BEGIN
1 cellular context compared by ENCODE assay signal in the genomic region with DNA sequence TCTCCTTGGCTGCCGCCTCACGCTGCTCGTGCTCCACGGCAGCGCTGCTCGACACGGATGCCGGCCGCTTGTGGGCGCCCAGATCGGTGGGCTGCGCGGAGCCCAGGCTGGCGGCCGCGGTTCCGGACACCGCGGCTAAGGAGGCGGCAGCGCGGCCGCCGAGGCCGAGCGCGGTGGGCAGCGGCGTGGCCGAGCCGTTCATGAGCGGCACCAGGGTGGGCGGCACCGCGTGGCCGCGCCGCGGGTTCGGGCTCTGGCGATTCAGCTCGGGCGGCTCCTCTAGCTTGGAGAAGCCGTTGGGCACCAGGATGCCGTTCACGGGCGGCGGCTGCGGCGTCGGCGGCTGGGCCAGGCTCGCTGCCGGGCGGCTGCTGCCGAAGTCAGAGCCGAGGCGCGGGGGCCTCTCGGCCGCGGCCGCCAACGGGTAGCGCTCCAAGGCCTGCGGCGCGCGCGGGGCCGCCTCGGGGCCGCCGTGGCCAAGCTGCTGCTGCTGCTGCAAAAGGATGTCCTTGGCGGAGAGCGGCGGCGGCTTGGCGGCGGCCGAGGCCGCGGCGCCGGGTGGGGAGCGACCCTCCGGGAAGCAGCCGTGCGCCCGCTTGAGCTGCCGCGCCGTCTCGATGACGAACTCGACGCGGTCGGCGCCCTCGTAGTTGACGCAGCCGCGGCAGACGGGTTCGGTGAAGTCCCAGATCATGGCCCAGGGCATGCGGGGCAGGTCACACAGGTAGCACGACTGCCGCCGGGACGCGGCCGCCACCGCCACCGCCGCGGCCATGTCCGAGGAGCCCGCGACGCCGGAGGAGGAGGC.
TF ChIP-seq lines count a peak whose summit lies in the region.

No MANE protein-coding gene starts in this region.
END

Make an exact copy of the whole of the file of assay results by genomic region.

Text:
1 cellular context compared by ENCODE assay signal in the genomic region with DNA sequence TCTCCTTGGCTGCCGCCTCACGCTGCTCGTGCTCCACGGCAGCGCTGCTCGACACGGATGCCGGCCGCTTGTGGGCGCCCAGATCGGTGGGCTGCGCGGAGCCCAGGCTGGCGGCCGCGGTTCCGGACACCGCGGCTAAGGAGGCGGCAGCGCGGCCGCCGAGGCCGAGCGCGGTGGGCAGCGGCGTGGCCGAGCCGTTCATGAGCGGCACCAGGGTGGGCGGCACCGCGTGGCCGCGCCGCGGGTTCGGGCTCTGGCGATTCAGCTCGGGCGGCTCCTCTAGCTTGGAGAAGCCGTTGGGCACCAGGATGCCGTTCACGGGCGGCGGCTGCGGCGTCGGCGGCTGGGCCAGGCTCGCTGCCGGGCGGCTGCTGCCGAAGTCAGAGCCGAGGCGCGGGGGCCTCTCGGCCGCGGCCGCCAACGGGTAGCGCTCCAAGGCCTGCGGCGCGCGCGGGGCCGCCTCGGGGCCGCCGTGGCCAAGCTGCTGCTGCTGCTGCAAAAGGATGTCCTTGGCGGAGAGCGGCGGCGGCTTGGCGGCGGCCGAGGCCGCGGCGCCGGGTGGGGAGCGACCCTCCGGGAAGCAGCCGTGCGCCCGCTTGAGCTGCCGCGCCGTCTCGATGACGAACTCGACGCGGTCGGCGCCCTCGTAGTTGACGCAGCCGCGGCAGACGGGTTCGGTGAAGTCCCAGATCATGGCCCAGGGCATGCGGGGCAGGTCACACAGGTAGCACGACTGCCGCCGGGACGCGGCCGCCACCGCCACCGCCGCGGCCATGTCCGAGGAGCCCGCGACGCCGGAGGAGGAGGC.
TF ChIP-seq lines count a peak whose summit lies in the region.

No MANE protein-coding gene starts in this region.